Came across a list of causes of shoulder pain causes and I found myself saying “where is the myofascial pain syndromes?”. As an example here is a cause of nonspecific shoulder pain in the elderly – the infraspinatus muscle and some results with just one needling on muscle:
Dry Needling on the Infraspinatus Latent and Active Myofascial Trigger Points in Older Adults With Nonspecific Shoulder Pain: A Randomized Clinical Trial.
Journal of geriatric physical therapy 41.1 (2018): 1-13.
- Sixty-six patients aged 65 years and older with trigger points in the ipsilateral infraspinatus of the painful shoulder
- Nonspecific shoulder pain was diagnosed if nothing else found on testing
- Technique: – “Hong’s fast-in and fast-out technique with multiple rapid
-lie down with bad side up
– “A headless 0.32 × 40-mm needle (Stainless steel, Agupunt A1041P, 158 Caspe, Barcelona, Spain 08013) was fi xed between the fi ngers of the nondominant hand and inserted perpendicular to the scapula toward theMTrP.”
– “By means of metacarpophalangeal flexion extension of the first to second fingers of the dominant hand, the area was probed in different directions until presence of 1-LTR, a pain response and, usually, the referred pain pattern of the MTrP were obtained”
– multiple insertions over 1-2 minutes were done “until reaching LTR exhaustion.”
– press on spot 1 minute to stop bleeding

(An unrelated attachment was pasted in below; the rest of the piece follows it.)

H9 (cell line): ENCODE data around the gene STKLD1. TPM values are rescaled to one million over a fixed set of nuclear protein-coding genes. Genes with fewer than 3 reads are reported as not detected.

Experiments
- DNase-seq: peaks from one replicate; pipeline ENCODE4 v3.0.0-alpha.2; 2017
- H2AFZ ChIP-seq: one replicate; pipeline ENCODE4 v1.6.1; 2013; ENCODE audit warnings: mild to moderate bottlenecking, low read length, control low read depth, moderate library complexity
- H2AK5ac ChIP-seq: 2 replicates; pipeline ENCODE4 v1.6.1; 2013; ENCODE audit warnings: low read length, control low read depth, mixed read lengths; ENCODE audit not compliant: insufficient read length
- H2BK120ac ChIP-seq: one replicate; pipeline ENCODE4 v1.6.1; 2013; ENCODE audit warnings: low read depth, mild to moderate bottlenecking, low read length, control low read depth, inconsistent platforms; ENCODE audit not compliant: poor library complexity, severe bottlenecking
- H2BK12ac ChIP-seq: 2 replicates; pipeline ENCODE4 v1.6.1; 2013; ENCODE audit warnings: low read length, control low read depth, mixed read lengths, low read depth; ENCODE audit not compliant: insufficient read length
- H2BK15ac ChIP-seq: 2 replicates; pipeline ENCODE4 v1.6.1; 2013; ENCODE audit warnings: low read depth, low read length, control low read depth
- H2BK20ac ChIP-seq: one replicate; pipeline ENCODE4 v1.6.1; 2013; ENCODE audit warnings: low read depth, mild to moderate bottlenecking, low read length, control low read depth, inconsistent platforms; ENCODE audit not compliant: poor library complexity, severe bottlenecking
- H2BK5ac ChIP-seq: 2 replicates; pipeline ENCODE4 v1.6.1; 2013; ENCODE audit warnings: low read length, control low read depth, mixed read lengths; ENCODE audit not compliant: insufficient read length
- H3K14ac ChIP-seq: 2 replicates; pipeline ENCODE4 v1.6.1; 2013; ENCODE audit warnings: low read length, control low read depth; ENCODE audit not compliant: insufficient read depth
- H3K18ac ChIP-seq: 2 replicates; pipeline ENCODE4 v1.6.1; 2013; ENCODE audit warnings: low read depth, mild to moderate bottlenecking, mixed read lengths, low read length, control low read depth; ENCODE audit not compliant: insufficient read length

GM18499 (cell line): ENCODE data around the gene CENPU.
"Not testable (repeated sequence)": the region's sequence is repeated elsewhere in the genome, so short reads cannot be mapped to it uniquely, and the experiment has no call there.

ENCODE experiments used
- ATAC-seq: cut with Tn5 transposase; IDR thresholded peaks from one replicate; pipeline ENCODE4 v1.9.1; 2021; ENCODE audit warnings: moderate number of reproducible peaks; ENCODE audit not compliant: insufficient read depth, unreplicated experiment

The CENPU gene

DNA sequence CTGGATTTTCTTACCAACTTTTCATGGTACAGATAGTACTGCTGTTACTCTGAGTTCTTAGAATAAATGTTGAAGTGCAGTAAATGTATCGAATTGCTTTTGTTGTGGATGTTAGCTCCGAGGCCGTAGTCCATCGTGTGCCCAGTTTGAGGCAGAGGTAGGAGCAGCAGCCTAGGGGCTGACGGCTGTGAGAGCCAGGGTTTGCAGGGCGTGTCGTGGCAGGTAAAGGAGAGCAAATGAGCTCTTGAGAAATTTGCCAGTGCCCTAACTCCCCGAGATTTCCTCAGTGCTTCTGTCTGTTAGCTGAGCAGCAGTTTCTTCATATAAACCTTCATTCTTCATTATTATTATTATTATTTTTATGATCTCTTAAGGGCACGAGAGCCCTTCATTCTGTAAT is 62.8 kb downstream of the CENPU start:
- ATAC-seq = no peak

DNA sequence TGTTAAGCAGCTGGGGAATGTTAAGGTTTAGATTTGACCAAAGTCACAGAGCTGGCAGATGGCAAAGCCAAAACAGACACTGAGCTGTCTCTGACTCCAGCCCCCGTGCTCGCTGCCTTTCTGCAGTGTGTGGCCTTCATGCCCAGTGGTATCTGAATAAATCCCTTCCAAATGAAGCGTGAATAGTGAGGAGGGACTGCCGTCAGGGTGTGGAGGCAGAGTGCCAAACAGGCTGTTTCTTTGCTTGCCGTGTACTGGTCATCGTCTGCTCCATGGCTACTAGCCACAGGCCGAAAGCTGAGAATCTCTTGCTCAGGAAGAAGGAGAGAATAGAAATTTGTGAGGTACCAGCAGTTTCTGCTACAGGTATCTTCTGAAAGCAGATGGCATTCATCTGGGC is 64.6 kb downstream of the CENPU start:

My technique is different –
- I find a good spot
- I needle area until I get a good trigger response, then electrically stimulate with pulses from a pointer plus for the count of 120 times.(80 times will sometimes do it but 120 times consistently gets relief) – stimulation should be enough to move the muscle but not painful
- Then move on to other satellites.
- Infraspinatus triggers tend to be closer to scapular spine and closer to shoulder.
- Afterwards I work out all the remaining knots manually:
– If you engageg infraspinatus transversely with your thumb either pushing cephalad (up towards head) or towards feet, you can quickly massage through it by thumping your thumb with a chripractic activator. Patient will complain it burns but it will be a good burn ( works well for upper trap and levator cscap too but that is another story)
then rub the muscle 120 times and repeat sequence until muscle painfree.
They had 2 groups – half just had the active trigger point needled, other had the bad as well as more “latent treigger points done:
with just one treatment that is pretty good; usually triggers are done multiple times.
Comment – I will have to add this to my one-shot-wonder category because who in their right mind would only hit triggers once?
I would have them hit those triggers by rolling a lacrosse ball (A Canadian sport if you must know…) – Tennis ball may be too soft.
It is suggested to apply as much pressure while still staying fully relaxed.
They talked about satellite triggers in Anterior Deltoid and Exensor carpi radialis brevis. I find triggers in the anterior and posterior deltoid are manually tough to get out but with the activator may gradually relieve it – needling would make it easy though.
Just a point – elderly are not the only period who run into trouble with infraspinatus – computer operators who often end up with tingling in hands can come from infraspinatus triggers:
I wrote about it here:
What Causes Hand Tingling in Computer Terminal Operators – More Myofascial Than You Would Think
TIP: – Infraspinatus trigger do not like to be stretched at night when shoulder is dragged across chest sleeping. So if bad side is up – have a pillow to hold arm up more as per pic: